Not Exactly a Recipe for Potato Soup: My Vegetarian Trickery

potato chowder made by Julia, delicious!Image by Lloyd Budd via Flickr

My soups are never the same two times running even if I start with the same basic ingredients. I don’t use recipes most of the time. How far astray can you go with vegetables, some kind of grain or legume, and some herbs? Season, taste and adjust.

That said, Eldest Daughter particularly liked a particular batch of my potato soup so I’ll try to capture a quasi-recipe.

She did ask me what “all those little white dots” were in the soup, examining it closely.

That’s where the vegetarian trickery comes in. To make sure we get enough protein, I hide pureed beans in all kinds of things. If you eat a dark soup at my house and it has a luscious stewlike consistency, you can say, “Thank you, pureed black beans.”

In this case the little white dots were pureed white beans. I've since discovered that Sweet Husband is allergic to those so I now leave them out, making this recipe something of a historical artifact: "Soup the way I used to make it."

If you really want great ways to use pureed beans, find a copy of a 20-year-old recipe book called The Brilliant Bean, by Sally and Martin Stone. They have wonderful desserts including a killer Chocolate Torte (hiding more of those pureed black beans) and a flourless garbanzo lemon cake that works for the gluten-free.

One of the challenges in capturing any of my recipes that don’t require finely calibrated proportions of ingredients is that I don’t measure quantities, so amounts below for seasonings are guesstimates on the low end. You can always add more to oomph up the flavor quotient.

Start sautéing over medium heat in large soup pot on stove while you work on chopping up the rest of the ingredients:
  • 1 large onion (or 2, if you’re just crazy about onions), diced
  • (This step can also involve leeks, if you have some on hand; clean well, slice white part and some of the tender green)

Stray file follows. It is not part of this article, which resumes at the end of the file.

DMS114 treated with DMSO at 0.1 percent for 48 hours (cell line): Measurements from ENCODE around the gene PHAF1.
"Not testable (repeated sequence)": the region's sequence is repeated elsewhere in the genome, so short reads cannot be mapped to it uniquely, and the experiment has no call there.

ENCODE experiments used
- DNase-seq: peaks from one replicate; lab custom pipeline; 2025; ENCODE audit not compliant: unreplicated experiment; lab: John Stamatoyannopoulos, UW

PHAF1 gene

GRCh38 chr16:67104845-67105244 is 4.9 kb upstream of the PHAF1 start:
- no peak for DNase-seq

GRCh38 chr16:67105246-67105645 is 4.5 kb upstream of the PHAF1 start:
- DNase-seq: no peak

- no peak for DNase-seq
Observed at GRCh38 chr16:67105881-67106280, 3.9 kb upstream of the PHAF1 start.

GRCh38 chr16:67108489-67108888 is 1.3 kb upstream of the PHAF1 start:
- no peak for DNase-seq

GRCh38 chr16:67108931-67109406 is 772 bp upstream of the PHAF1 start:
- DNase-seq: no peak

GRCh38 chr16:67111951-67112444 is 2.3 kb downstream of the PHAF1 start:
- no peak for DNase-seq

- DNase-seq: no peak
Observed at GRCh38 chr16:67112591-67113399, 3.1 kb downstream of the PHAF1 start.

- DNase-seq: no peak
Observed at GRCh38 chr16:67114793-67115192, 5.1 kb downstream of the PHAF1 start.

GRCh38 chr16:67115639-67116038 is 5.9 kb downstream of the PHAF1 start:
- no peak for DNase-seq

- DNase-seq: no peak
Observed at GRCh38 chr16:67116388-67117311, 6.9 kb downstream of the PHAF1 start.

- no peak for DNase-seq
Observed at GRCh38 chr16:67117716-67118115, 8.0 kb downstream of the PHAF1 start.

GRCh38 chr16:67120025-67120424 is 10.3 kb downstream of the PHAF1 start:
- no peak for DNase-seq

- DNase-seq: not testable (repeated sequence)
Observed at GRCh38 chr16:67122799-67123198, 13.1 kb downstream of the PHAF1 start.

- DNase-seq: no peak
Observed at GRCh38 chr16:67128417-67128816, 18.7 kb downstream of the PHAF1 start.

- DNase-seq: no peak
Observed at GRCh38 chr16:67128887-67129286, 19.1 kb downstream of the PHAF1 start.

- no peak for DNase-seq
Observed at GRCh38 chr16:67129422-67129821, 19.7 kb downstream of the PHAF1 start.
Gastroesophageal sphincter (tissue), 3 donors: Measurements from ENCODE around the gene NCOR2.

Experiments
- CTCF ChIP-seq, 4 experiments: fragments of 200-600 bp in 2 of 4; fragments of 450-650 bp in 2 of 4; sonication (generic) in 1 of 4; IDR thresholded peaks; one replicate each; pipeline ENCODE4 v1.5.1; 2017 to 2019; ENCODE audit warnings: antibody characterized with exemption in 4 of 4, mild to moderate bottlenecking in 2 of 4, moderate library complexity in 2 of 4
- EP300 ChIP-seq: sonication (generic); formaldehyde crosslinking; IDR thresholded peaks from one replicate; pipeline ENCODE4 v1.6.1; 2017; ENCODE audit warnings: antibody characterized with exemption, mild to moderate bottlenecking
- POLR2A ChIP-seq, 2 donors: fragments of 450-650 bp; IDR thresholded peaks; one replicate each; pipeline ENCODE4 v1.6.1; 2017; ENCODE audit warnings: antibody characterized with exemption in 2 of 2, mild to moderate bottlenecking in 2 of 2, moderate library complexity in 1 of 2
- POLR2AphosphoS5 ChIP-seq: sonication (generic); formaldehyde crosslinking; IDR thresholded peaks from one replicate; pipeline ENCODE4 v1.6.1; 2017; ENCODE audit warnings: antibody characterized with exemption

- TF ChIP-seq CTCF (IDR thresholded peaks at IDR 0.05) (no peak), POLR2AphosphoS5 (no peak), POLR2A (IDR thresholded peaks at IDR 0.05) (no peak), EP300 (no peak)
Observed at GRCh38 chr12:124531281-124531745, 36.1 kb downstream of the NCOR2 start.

• 1-2 T. olive oil (just enough to coat the bottom of the pot)
When onions have softened and start to brown around the edges a bit, add:
  • 3-5 cloves garlic (more if small), crushed or finely chopped
  • 1 t. basil
  • 1 t. dill weed
  • ½ t. thyme
  • ½ t. rosemary (grind, pound in pestle, or do something to reduce the big twigs to smaller bits if your family doesn’t like the sensation of eating an evergreen)
  • ½ t. pepper (white, if you have it--cuts down on black specks in a white soup)
  • ½ t. turmeric (optional; adds a nice rich buttery color)
  • 1 bay leaf
(I like adding some of the herbs at this point so the flavors are brought out by direct application of heat)

Chop and add:
  • 8 or so potatoes, cubed (I don’t peel them because I want the fiber and vitamins, but you can; use Idaho russets, red potatoes, Yukon gold, or whatever you have on hand, although those purple ones might make it look a little weird)
  • 2-3 stalks celery
Let these ingredients cook for about 10 minutes, stirring frequently so the potatoes don’t stick to the pan. Meanwhile, puree in a blender in two batches:
  • 2 cans fat-free evaporated milk
  • 2 cans white beans (Great Northern)
  • Optional blender item: ½-1 c. cottage cheese or cream cheese; adds some creaminess to the finished product. You can use light cream cheese, but the nonfat stuff just won’t blend in, so don’t go there.
Rinse all the cans out with a little water and throw that in the blender too.

Add the bean/milk puree to the pot and stir. If you’d like more liquid, add more milk (regular or evaporated), vegetable broth, or water. My parents grew up during the Depression, so I rinse the blender with some water and throw that in, so as not to waste a single bit.

Let the soup simmer over low heat for 60 minutes, stirring very frequently unless you want that milk crusty ickiness on the bottom of the pan.

At some point, if you have parmesan or feta cheese on hand and want to throw in a little, that adds a nice touch of flavor and a lot of fat. Or you can save it to sprinkle just a tablespoon on top.

Optional ingredients to add toward the end if you like them: Microwave a cup of frozen corn. You could also add peas or mixed vegetables, but it gets further away from being chowdery. Diced red or green bell pepper adds nice color.

Toward the end, add 1 t. salt. Taste and adjust the seasonings. I found myself adding some garlic powder and more pepper, including a dash of cayenne because we like things pretty peppery. If you don't want the little black flecks, getcherself some white pepper; then you'll just have little grey flecks.

Serve with grated cheddar or parmesan cheese on top, diced green onions or chopped chives or parsley if you have them. Enjoy!